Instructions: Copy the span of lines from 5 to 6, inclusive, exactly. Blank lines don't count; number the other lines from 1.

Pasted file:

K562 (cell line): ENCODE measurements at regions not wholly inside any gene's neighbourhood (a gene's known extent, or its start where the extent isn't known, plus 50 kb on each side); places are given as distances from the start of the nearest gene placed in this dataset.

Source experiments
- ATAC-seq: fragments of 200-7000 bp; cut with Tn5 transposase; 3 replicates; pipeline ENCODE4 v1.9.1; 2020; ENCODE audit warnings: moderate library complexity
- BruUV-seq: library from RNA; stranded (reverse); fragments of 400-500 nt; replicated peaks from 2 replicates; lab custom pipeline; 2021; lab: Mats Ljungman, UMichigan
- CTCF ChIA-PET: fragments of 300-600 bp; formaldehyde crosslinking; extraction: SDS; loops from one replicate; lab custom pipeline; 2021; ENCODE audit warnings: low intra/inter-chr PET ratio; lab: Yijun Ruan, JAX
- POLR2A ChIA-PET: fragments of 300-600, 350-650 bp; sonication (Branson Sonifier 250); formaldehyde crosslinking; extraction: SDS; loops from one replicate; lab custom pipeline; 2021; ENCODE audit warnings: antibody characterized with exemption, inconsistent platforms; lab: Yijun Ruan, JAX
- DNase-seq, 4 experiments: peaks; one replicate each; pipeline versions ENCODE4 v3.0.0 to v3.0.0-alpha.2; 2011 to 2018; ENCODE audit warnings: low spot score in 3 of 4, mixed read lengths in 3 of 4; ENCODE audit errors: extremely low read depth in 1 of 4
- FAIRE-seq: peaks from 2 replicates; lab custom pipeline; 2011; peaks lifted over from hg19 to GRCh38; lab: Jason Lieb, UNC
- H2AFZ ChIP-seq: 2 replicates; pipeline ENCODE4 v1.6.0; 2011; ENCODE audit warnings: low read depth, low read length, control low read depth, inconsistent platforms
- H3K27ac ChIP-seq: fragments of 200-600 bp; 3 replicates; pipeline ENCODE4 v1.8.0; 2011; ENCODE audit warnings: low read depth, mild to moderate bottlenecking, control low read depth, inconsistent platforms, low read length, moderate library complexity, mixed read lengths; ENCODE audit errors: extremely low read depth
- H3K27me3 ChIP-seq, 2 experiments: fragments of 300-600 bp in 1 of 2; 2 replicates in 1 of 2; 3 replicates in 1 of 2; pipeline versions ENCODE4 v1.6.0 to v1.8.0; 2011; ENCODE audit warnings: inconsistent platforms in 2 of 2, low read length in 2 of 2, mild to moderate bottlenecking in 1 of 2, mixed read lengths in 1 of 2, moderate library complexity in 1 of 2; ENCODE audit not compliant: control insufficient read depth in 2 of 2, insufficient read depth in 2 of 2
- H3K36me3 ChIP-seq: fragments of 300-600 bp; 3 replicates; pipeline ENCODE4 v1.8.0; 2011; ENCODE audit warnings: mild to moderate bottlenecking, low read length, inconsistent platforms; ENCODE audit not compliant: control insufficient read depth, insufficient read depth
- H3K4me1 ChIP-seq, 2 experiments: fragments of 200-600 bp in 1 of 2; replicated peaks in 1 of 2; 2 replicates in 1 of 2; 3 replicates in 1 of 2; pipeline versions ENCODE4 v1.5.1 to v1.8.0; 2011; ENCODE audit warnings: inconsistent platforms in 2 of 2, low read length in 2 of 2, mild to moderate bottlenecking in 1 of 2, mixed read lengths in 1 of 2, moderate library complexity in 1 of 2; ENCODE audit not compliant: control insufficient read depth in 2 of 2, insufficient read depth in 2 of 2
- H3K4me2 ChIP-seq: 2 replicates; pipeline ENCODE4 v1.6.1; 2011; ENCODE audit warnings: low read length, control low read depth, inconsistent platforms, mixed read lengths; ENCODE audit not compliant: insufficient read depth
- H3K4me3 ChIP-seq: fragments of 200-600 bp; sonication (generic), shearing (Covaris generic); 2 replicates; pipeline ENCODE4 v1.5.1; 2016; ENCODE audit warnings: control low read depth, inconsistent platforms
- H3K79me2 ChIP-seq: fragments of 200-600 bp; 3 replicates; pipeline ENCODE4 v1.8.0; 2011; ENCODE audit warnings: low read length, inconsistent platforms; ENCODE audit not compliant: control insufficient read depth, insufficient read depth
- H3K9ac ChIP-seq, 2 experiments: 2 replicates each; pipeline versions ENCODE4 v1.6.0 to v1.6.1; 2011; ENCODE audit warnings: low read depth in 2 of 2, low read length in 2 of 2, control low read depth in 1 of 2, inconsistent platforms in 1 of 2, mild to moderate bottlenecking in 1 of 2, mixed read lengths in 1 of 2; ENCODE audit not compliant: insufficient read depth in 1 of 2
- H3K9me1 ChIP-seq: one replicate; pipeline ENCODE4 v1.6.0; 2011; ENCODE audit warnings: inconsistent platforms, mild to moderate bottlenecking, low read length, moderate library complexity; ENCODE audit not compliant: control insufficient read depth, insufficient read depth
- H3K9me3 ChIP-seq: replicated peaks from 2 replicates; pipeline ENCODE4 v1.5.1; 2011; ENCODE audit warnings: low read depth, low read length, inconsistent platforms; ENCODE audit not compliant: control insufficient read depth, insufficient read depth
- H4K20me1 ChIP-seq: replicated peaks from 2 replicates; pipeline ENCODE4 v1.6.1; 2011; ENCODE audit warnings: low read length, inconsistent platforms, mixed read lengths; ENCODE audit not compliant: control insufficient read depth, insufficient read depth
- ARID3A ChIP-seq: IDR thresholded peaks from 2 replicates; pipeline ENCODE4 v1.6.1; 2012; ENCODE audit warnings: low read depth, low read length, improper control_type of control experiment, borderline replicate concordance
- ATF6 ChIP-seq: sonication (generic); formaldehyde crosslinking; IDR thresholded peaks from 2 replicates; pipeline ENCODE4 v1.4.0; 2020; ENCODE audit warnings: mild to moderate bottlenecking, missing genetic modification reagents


- CTCF ChIA-PET: fragments of 300-600 bp; formaldehyde crosslinking; extraction: SDS; loops from one replicate; lab custom pipeline; 2021; ENCODE audit warnings: low intra/inter-chr PET ratio; lab: Yijun Ruan, JAX
- POLR2A ChIA-PET: fragments of 300-600, 350-650 bp; sonication (Branson Sonifier 250); formaldehyde crosslinking; extraction: SDS; loops from one replicate; lab custom pipeline; 2021; ENCODE audit warnings: antibody characterized with exemption, inconsistent platforms; lab: Yijun Ruan, JAX